Top tips for describing maps in IELTS Writing Part 1
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Top tips for describing maps in IELTS Writing Part 1

When I was younger, I used to have a recurring dream: I would show up for an exam and fail terribly because I had studied geography but instead it was a history exam. It was extremely stressful. I would imagine that this is a similar feeling to what some of my students experience when they've been studying hard to discuss developments (increases and decreases) in Part 1 of the Writing test and instead they are faced with something like this on exam day:   As I’ve mentioned in some of my other blogs, each type of writing task steers you in the direction of a certain set of language. If you can demonstrate a good command of that language, you should achieve a satisfactory mark for the task. So today, I want to talk you through the key language to consider if you get a map like the one above in the IELTS test. 1. Establish what tense you should use in your answer. Look at the dates given on the map. In our example above, both dates given are in the past. One is earlier than the other. This shows us that our main tense should be the past simple, potentially with the opportunity to show the examiner that you can also handle the past perfect, but that  is optional for some bonus marks.  e.g. ‘There was a joint car park for staff and members of the public.’ Sometimes, maps are labelled something like ‘current layout’ and ‘planned changes’, which indicates that you should be using the present simple and future tenses.  e.g. ‘The main car park is currently located at the front. The plans indicate that it is going to be moved to the side of the building.’ Very occasionally, you get a comparison between a past year and the current year, in which case the best tense to use would be the present perfect; but as I said that is actually quite unusual. Having said that, we might assume that for example things haven’t changed much since 2010 and we could use the present perfect to show that the changes made in the past still affect the present. This would just be another way to impress the examiner.  e.g. ‘The car park has been moved to the side of the building.’ It’s even rarer to get one map with no date. In this case, you should use the present simple as we assume that the map depicts a permanent situation. Once you have established suitable tenses for describing the map, make sure you remember to proofread for tense accuracy at the end. 2. You will need a good grasp of active and passive forms to describe the changes that were made. e.g. ‘They built a new car park’ would not score you nearly as high as saying ‘a new car park was built’. In fact, I was trying to think of simple examples when I discussed tenses above, but I felt really unnatural and I had to use the passive form several times. 3. You will also need to be able to describe where things are located in relation to each other. e.g. ‘next to’ and ‘behind’ are accurate, but ‘adjacent’ and ‘to the rear of’, would probably score you higher marks. 4. Another type of language you should be able to demonstrate is the language of comparison. e.g. ‘the new car park arrangement provides considerably more parking space for staff and the public’. 5. Finally, whilst you are usually given key vocabulary in the task e.g. ‘roundabout’, you might want to study the vocabulary to do with construction and infrastructure (e.g. facilities, construct, demolish).  When we look back at the list of language items, we realise that, luckily, we don’t have to study a whole new set of language, as they are all vital in several other parts of the test. However, knowing what it is the examiner is looking for will make it much easier to stay in control of your answer and to do well in the test.  If you find this useful, look out for my upcoming blog on describing processes. Sophie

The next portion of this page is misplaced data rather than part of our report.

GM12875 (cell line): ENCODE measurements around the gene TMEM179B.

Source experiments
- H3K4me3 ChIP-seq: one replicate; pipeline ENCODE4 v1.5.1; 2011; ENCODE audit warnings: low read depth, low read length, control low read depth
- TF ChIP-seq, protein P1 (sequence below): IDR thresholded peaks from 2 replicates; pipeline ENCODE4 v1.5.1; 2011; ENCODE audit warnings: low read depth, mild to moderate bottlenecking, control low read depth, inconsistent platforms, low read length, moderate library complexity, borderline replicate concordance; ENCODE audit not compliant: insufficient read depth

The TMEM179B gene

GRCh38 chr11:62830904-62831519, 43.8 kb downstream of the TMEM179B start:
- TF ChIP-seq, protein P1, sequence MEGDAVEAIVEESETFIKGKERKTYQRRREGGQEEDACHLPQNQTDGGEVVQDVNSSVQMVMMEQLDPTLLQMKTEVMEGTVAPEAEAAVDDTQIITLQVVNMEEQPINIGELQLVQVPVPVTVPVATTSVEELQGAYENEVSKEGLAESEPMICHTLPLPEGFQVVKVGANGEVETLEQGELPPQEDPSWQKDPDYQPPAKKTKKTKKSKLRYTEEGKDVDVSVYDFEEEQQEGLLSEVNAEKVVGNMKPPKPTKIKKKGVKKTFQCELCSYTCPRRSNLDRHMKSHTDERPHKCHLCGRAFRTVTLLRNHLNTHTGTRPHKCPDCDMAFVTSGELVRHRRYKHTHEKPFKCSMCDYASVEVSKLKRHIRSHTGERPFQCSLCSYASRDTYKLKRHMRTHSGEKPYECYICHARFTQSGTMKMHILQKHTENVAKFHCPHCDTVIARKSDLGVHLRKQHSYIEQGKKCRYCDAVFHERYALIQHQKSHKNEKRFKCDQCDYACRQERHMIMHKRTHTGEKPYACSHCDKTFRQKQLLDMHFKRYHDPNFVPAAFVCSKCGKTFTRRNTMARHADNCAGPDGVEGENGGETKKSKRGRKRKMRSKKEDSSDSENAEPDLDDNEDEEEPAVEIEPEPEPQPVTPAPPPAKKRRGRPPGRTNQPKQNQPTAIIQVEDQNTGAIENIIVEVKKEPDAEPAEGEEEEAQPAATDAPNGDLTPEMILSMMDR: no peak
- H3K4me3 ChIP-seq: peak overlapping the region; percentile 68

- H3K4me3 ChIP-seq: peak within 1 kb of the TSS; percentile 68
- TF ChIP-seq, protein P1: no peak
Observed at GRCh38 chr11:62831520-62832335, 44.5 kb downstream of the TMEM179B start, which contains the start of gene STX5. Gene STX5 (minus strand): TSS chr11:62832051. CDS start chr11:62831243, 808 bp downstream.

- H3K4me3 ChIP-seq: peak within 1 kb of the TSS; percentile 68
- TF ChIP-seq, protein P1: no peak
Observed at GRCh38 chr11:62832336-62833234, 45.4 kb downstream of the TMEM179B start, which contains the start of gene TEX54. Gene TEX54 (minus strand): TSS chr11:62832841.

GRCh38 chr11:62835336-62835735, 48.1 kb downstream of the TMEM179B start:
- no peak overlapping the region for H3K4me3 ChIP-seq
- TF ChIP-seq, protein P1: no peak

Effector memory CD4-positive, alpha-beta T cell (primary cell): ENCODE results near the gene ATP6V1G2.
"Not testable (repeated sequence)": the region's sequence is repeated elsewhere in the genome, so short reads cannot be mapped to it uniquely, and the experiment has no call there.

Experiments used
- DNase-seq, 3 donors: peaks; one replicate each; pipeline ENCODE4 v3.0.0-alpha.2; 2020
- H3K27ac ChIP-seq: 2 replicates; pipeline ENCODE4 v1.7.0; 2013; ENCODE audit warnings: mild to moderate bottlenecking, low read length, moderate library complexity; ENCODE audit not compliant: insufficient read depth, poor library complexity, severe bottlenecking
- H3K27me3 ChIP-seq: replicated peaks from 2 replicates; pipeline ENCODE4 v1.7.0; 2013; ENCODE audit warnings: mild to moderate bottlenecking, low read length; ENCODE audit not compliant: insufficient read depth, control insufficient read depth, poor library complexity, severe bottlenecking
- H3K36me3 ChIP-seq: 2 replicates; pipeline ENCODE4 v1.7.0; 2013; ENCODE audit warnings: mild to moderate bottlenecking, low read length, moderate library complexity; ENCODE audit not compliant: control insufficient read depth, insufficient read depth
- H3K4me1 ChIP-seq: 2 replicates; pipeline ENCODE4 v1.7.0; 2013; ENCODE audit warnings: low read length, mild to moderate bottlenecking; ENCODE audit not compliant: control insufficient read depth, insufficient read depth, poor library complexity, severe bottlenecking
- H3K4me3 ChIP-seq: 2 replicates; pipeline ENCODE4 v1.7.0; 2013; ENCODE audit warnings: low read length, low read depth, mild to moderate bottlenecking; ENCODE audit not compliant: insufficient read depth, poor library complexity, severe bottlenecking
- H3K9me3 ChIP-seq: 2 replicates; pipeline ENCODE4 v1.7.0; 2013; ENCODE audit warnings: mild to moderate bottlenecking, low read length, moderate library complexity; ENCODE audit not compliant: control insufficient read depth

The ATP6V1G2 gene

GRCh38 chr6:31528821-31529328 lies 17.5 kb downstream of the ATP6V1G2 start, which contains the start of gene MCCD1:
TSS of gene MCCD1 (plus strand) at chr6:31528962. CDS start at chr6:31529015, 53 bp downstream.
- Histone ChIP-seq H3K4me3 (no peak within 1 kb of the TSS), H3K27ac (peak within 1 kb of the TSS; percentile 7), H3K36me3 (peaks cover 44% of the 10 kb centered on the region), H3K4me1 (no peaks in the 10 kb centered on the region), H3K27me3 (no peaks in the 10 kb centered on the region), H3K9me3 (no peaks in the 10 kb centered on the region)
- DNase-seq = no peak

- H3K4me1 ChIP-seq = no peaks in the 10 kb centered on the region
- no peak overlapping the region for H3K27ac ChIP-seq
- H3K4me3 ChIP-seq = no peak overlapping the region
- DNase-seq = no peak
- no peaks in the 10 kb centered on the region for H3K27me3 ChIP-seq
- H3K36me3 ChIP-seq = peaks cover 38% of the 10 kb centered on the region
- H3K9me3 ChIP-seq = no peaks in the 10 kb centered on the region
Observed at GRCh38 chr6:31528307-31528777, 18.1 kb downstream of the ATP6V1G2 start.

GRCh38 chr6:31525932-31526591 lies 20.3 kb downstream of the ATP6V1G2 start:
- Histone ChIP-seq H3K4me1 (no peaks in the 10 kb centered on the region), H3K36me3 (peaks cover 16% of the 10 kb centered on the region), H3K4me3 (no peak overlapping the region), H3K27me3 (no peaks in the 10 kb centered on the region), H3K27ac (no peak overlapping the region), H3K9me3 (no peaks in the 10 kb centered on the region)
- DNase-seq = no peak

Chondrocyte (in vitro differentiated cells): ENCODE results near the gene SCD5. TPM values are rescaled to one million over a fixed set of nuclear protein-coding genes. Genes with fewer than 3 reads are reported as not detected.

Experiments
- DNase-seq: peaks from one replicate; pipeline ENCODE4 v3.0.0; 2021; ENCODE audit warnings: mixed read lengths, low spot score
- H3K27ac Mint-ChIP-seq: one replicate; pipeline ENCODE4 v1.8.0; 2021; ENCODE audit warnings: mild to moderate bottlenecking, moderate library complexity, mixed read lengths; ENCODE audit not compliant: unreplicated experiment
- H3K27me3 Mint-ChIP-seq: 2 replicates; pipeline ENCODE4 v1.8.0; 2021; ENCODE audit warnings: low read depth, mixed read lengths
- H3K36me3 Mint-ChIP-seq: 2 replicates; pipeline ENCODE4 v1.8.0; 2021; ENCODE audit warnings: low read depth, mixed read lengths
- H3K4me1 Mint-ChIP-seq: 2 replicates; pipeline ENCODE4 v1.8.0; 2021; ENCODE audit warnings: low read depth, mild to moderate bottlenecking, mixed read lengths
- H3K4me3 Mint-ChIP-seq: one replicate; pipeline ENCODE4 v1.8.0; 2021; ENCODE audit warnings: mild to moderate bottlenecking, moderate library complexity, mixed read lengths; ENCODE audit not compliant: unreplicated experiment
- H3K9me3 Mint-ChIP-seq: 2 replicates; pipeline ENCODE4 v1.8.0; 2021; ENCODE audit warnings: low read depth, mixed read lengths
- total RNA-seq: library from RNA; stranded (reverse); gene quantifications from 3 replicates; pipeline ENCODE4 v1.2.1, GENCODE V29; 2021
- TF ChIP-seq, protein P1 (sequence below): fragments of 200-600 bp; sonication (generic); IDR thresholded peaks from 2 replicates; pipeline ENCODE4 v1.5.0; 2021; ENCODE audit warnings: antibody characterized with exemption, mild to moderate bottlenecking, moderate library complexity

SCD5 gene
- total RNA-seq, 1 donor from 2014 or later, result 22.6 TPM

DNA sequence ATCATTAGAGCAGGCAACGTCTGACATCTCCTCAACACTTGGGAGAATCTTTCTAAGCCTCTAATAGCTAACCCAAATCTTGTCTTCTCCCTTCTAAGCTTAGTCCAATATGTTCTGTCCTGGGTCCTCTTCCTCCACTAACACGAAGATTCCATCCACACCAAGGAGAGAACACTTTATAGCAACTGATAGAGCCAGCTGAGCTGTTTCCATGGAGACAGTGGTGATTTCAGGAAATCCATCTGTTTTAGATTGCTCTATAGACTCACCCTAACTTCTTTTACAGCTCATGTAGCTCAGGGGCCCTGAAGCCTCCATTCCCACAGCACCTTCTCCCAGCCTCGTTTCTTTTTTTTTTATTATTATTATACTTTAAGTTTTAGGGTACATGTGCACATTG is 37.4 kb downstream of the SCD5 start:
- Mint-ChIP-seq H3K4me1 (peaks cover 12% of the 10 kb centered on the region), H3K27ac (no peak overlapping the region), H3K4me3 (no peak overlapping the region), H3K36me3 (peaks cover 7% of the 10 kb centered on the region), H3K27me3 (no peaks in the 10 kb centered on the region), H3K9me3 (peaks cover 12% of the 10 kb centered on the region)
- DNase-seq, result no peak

Sophie Hodgson

27 October, 2020

Top tips for describing maps in IELTS Writing Part 1

Top tips for describing maps in IELTS Writing Part 1

When I was younger, I used to have a recurring dream: I would show up for an exam and fail terribly because I had studied geography but instead it was a history exam. It was extremely stressful.

I would imagine that this is a similar feeling to what some of my students experience when they've been studying hard to discuss developments (increases and decreases) in Part 1 of the Writing test and instead they are faced with something like this on exam day:

Map exercise IELTS Academic 13

 

As I’ve mentioned in some of my other blogs, each type of writing task steers you in the direction of a certain set of language. If you can demonstrate a good command of that language, you should achieve a satisfactory mark for the task. So today, I want to talk you through the key language to consider if you get a map like the one above in the IELTS test.

1. Establish what tense you should use in your answer. Look at the dates given on the map. In our example above, both dates given are in the past. One is earlier than the other. This shows us that our main tense should be the past simple, potentially with the opportunity to show the examiner that you can also handle the past perfect, but that  is optional for some bonus marks. 

e.g. ‘There was a joint car park for staff and members of the public.’